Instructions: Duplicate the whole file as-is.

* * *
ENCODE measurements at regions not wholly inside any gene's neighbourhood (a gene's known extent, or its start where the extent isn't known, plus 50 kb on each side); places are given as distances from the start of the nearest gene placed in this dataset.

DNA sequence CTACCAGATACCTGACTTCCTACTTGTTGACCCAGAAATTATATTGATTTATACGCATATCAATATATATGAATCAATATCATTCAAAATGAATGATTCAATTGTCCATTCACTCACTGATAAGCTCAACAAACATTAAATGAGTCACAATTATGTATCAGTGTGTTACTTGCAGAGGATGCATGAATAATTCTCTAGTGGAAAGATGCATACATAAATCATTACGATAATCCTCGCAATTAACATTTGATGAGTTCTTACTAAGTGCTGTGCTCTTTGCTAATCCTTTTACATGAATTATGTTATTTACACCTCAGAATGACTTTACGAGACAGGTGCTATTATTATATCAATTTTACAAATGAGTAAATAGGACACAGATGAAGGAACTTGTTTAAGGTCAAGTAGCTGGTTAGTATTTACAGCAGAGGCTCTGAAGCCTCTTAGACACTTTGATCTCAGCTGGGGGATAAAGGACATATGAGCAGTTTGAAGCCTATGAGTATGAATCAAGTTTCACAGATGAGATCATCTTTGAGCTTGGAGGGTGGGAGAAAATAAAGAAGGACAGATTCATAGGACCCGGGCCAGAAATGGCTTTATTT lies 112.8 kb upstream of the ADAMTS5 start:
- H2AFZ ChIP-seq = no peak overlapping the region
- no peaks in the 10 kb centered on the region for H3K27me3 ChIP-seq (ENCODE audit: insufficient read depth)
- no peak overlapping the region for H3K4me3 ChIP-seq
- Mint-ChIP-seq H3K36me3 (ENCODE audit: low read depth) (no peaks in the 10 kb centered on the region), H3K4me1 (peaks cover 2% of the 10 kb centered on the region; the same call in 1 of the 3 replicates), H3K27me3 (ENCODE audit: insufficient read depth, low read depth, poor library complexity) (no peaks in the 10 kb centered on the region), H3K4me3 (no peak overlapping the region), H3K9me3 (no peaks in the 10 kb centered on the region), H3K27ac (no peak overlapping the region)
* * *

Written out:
ENCODE measurements at regions not wholly inside any gene's neighbourhood (a gene's known extent, or its start where the extent isn't known, plus 50 kb on each side); places are given as distances from the start of the nearest gene placed in this dataset.

DNA sequence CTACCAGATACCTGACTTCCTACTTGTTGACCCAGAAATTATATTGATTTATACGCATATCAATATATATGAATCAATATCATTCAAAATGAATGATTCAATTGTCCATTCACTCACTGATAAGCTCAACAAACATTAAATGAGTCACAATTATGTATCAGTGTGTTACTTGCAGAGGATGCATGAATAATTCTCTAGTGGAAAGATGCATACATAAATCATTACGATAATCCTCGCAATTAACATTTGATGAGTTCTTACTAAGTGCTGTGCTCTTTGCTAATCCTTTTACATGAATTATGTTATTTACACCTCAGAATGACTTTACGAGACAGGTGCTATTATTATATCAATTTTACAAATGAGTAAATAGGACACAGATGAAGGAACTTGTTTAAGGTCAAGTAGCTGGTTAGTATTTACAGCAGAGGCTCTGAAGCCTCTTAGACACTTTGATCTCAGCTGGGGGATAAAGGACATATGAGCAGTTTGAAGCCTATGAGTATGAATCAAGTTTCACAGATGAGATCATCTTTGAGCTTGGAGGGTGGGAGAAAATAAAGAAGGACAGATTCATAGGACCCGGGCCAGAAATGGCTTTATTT lies 112.8 kb upstream of the ADAMTS5 start:
- H2AFZ ChIP-seq = no peak overlapping the region
- no peaks in the 10 kb centered on the region for H3K27me3 ChIP-seq (ENCODE audit: insufficient read depth)
- no peak overlapping the region for H3K4me3 ChIP-seq
- Mint-ChIP-seq H3K36me3 (ENCODE audit: low read depth) (no peaks in the 10 kb centered on the region), H3K4me1 (peaks cover 2% of the 10 kb centered on the region; the same call in 1 of the 3 replicates), H3K27me3 (ENCODE audit: insufficient read depth, low read depth, poor library complexity) (no peaks in the 10 kb centered on the region), H3K4me3 (no peak overlapping the region), H3K9me3 (no peaks in the 10 kb centered on the region), H3K27ac (no peak overlapping the region)